Who painted the Linder Gallery Interior? Considerations by Ron Cordover

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Given the multiple styles presented in the paintings on the walls within the Linder Gallery, it seems possible that more than one hand was involved in its creation. The series of four paintings called the “Senses” in the Prado Museum in Madrid, for example, are well known collaborations between Jan Brueghel the Elder and Peter Paul Rubens.

While some comments herein are speculative in nature, as we don’t have certain evidence of authorship, the following is support for the idea that the principal painter was Jan Brueghel the Elder and that the painting was completed in the early 1620’s.

Indications pointing to Brueghel:

1) Stylistic: The genre of painting, that of formal “gallery interiors” or “cabinets of collections”, was developed in the second decade of the 17th century in Antwerp and was popularized by Jan Brueghel the Elder, Peter Paul Rubens and Franz Francken the Younger. Several scholars and dealers familiar with these and other painters of the period have indicated that the detail within the painting and extraordinary quality of execution point to Jan Brueghel the Elder.

2) Provenance: The Rothschild’s family records indicate that Jan Brueghel the Elder was the painter. When the painting was sold by the Rothschild’s to the family of Mellon-Evans in 1957-58, it was represented as by Brueghel. While certainly not dispositive, there is a reasonable likelihood that these owners from the mid-19th to the mid 20th century had certain provenance and authorship information which led them to this conclusion.

3) Preparatory drawing: The preparatory drawing (in the Windsor collection) appears to contain three identifiable portraits within it. The principal party in the group—looking out at the viewer, a technique often expressing authorship—is essentially identical to self portraits of Peter Paul Rubens. The second likeness, with “wild” hair, is highly suggestive of Jan van Dyck who was a student of Rubens during the couple of years just prior to 1620. Finally, the third party, with elegant dress and formal posture, resembles portraits of Peter Linder, the German merchant living in Milan at that time, whose family crest is clearly identifiable at the top of the window on the left of the finished painting. At the time that Van Dyck was working in Ruben’s studio Jan Brueghel the Elder and Peter Paul Rubens were completing their extraordinary joint creative effort, sometimes referred to as the “Senses” paintings, now residing in the Prado Museum in Madrid. The close personal relationship between Rubens and Brueghel is well documented.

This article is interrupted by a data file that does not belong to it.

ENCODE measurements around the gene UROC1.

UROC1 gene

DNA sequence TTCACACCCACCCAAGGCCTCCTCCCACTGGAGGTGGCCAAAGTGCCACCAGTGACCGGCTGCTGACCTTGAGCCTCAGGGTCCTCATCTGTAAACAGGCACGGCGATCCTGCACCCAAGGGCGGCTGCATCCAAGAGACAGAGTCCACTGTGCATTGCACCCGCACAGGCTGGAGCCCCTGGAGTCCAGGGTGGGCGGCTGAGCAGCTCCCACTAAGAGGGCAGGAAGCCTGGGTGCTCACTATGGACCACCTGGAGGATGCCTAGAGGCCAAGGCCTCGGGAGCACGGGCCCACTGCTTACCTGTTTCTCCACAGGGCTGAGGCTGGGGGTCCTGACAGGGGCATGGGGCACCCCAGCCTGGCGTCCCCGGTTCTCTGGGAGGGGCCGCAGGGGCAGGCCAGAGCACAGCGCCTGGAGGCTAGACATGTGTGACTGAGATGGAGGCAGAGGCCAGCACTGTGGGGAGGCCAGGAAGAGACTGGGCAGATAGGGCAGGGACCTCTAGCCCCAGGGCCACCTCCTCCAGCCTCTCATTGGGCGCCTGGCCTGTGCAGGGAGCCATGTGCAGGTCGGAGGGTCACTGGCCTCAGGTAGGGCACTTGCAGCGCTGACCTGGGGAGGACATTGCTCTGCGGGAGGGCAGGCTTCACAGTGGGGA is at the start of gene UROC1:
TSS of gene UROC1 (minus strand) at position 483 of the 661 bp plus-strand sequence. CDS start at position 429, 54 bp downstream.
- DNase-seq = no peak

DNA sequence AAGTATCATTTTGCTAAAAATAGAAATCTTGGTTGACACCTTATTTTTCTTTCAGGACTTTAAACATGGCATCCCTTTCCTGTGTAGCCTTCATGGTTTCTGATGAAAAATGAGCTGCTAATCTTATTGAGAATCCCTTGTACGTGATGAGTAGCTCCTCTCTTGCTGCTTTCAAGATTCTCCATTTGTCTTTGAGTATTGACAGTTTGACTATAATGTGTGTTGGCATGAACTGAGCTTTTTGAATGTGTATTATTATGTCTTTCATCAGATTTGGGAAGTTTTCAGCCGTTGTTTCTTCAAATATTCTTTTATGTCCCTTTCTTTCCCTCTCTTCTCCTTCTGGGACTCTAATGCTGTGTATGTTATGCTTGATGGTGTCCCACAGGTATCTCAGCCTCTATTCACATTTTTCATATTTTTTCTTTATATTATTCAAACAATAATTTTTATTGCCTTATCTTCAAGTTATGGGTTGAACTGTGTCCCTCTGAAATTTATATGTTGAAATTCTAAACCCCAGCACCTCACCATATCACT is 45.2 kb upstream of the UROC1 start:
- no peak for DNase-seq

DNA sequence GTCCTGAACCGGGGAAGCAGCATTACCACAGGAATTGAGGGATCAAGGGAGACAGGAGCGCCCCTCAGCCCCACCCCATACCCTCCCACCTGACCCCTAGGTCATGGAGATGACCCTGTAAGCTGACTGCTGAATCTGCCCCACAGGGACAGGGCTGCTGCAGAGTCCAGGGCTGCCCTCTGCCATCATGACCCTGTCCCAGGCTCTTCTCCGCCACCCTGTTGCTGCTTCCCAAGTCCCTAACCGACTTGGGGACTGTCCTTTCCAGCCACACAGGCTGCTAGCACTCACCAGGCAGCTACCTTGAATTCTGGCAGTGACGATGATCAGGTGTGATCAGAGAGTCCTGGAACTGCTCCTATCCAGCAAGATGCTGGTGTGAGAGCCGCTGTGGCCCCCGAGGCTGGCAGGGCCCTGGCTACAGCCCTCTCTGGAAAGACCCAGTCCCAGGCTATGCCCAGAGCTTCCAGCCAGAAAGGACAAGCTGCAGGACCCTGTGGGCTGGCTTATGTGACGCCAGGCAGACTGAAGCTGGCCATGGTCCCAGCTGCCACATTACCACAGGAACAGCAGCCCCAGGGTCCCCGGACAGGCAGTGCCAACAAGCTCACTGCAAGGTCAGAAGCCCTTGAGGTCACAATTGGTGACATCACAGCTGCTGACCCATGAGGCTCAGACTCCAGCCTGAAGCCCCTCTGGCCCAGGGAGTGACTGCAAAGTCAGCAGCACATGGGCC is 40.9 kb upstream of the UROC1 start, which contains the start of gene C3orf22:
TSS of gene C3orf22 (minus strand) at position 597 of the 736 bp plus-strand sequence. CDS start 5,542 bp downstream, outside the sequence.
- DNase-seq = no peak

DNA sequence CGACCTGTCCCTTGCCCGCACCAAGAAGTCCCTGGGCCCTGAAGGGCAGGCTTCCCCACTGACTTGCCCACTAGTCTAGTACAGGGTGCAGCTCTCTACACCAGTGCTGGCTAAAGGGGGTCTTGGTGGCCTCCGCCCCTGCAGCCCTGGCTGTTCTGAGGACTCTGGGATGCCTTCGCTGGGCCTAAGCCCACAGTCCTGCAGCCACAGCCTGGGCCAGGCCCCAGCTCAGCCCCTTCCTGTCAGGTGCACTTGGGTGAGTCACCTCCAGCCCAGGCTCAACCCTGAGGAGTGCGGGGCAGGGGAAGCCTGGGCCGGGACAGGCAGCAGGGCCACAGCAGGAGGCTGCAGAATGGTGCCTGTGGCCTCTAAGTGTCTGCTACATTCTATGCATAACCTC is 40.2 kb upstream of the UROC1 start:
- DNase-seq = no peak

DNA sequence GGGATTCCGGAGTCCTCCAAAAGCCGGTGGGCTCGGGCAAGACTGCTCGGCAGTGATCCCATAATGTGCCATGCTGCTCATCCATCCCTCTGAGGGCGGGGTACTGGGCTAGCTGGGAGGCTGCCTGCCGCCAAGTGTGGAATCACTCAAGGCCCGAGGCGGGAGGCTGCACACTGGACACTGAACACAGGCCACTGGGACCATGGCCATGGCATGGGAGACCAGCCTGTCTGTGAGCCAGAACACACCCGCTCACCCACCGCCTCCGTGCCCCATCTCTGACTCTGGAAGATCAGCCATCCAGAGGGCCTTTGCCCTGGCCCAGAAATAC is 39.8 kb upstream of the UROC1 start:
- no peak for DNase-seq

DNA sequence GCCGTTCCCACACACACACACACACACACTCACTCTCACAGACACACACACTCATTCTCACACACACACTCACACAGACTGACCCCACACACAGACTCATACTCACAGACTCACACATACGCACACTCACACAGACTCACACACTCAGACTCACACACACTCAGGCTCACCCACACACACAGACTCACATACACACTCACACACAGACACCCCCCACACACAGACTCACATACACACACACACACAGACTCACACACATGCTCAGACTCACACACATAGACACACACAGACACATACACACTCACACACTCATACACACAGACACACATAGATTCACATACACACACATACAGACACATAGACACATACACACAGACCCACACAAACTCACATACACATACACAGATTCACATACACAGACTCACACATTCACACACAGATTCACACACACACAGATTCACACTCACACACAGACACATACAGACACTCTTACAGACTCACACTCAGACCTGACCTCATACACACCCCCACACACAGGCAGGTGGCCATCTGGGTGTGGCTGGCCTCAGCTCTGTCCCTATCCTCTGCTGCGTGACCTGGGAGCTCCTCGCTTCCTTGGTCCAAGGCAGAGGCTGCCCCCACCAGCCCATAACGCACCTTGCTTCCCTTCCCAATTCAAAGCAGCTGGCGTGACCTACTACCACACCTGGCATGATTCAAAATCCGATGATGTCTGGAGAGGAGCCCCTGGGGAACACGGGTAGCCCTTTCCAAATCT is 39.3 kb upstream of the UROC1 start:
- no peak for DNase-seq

4) Patron/Milan connection: The family crest in the upper left window of the painting has been identified as that of the German merchant Peter Linder who was resident in Milan in the 1620’s. A letter to Mutio Oddi, a mathematician and scientist from Urbino, dated 1629, makes specific reference to its writer having just been in the Linder home and seeing the painting “conceived” by Mutio Oddi. Peter Linder was a student of Mutio Oddi whose likeness appears on one of the medallions on the center table of the Linder Gallery painting. Peter Linder was a friend of Cardinal Federico Borromeo of Milan, who, during the period from just before 1600 to around 1630, with the assistance of his agent Ercole Bianchi, was collecting and displaying important works by Jan Brueghel the Elder. Jan Brueghel the Elder lived in Borromeo’s house in the mid 1590’s before returning to Antwerp.

Issues to overcome as to Brueghel’s authorship:

1) Jan Brueghel the Elder died in early 1625. One of the books on the center table in the painting, Tabula Rudolfine by Johannes Kepler, was published in 1627, after Brueghel’s death. However, this critical mathematical summary of the observations of Tycho Brahe of the orbit of the planet Mars through the sky was created and finished more than a decade earlier and prominent scientists such as Mutio Oddi could very well have known about it. In the critical reference to the cosmological system of Brahe, included in the planetary drawing on the center table, the inclusion of Kepler’s book would have been very relevant. The book’s official publication date notwithstanding, the painting could very well have been completed in the early 1620’s by Brueghel the Elder informed by Oddi’s knowledge of Kepler’s work

2) A Medallion of Mutio Oddi was apparently cast after Brueghel’s death (see the references by Alexander Marr). However, given Oddi’s apparently central role in conceiving the cosmological and other mathematic representations in the painting, it would have been natural to include his portrait along with those of Michelangelo, Durer, Cardenas, Alciati, and Bramante. A drawing of the Oddi Medallion (no actual copies of which are apparently extant) may be slightly different than the difficult to resolve likeness of Oddi on the coin in the painting.

There may be archival material not yet discovered in Peter Linder’s family papers or in those of Borromeo or Bianchi or Brueghel or Rubens. Until such material is found, unless some other directional clues are discovered, absolutely certain attribution to Jan Brueghel the Elder is difficult to make. However, from the stylistic and relational connections described above his being the principal painter continues to be a reasonable likelihood.

If any reader has comments, related information, and/or educated judgments on these matters please feel free to offer your thoughts by clicking on “CONTACT” in the header of the website and forwarding your observations!

Ron Cordover

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